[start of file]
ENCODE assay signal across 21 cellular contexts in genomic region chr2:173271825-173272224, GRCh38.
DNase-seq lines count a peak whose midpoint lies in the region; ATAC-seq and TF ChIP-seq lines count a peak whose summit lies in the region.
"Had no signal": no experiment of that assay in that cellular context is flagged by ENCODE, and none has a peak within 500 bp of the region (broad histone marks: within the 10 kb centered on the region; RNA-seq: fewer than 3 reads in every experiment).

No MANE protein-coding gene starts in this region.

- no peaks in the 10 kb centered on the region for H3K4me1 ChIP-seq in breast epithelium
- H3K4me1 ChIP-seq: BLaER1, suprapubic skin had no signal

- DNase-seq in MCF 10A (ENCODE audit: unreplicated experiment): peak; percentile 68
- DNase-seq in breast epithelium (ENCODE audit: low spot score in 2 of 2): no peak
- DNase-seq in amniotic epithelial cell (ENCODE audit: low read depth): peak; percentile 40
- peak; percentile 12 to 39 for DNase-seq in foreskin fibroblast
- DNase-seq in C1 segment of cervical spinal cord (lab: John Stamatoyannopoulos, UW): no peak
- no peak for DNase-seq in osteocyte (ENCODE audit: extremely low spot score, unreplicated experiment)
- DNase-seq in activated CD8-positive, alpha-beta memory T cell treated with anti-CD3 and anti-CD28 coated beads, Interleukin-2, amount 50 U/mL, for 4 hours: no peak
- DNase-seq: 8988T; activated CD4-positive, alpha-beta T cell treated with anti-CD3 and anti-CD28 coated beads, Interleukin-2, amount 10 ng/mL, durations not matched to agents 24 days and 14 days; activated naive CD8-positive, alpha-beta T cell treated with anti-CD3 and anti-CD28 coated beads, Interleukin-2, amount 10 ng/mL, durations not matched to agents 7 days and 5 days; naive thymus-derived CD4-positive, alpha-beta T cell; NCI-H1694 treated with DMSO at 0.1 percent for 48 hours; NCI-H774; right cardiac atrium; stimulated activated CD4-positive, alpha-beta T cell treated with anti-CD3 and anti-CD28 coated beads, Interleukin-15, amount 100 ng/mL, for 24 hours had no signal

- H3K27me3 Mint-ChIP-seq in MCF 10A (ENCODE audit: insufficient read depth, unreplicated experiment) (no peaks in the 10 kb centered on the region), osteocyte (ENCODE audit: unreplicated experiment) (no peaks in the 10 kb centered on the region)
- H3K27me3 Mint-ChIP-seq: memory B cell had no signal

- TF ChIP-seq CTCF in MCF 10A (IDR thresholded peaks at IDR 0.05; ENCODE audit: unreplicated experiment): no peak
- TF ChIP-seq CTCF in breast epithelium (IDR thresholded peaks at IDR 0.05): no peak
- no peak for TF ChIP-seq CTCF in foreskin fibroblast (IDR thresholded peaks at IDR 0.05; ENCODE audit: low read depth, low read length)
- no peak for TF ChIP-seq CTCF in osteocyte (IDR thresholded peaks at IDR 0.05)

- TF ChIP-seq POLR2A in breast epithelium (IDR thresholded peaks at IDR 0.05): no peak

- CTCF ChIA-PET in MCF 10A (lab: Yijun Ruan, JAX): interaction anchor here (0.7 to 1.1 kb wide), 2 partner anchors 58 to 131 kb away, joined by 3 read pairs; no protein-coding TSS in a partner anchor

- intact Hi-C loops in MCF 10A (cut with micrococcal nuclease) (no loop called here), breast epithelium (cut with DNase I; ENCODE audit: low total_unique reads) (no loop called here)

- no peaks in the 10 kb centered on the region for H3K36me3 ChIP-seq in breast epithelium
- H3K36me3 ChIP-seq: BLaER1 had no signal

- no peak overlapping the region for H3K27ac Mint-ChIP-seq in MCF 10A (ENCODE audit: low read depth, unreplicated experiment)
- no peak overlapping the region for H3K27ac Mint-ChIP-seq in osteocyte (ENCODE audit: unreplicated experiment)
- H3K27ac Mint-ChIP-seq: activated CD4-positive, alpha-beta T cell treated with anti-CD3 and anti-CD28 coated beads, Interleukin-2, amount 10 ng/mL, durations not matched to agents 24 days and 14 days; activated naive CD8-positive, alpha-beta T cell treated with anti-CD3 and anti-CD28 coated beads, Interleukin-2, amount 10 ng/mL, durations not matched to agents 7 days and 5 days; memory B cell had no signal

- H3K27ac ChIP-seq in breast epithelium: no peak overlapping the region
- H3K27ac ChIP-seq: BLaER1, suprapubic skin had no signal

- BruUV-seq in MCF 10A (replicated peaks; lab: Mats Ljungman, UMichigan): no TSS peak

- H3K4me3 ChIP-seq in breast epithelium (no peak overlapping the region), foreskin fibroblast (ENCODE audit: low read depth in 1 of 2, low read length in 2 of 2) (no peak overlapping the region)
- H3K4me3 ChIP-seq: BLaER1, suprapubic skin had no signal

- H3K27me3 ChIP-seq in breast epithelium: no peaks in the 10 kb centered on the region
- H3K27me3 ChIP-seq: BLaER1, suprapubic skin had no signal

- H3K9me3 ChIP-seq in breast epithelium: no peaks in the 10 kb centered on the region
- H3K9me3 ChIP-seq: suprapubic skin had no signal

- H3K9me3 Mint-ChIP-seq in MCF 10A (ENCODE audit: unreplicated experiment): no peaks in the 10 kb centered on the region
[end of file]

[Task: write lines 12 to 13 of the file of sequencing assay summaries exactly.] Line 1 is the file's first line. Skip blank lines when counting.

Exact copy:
- no peak for DNase-seq in osteocyte (ENCODE audit: extremely low spot score, unreplicated experiment)
- DNase-seq in activated CD8-positive, alpha-beta memory T cell treated with anti-CD3 and anti-CD28 coated beads, Interleukin-2, amount 50 U/mL, for 4 hours: no peak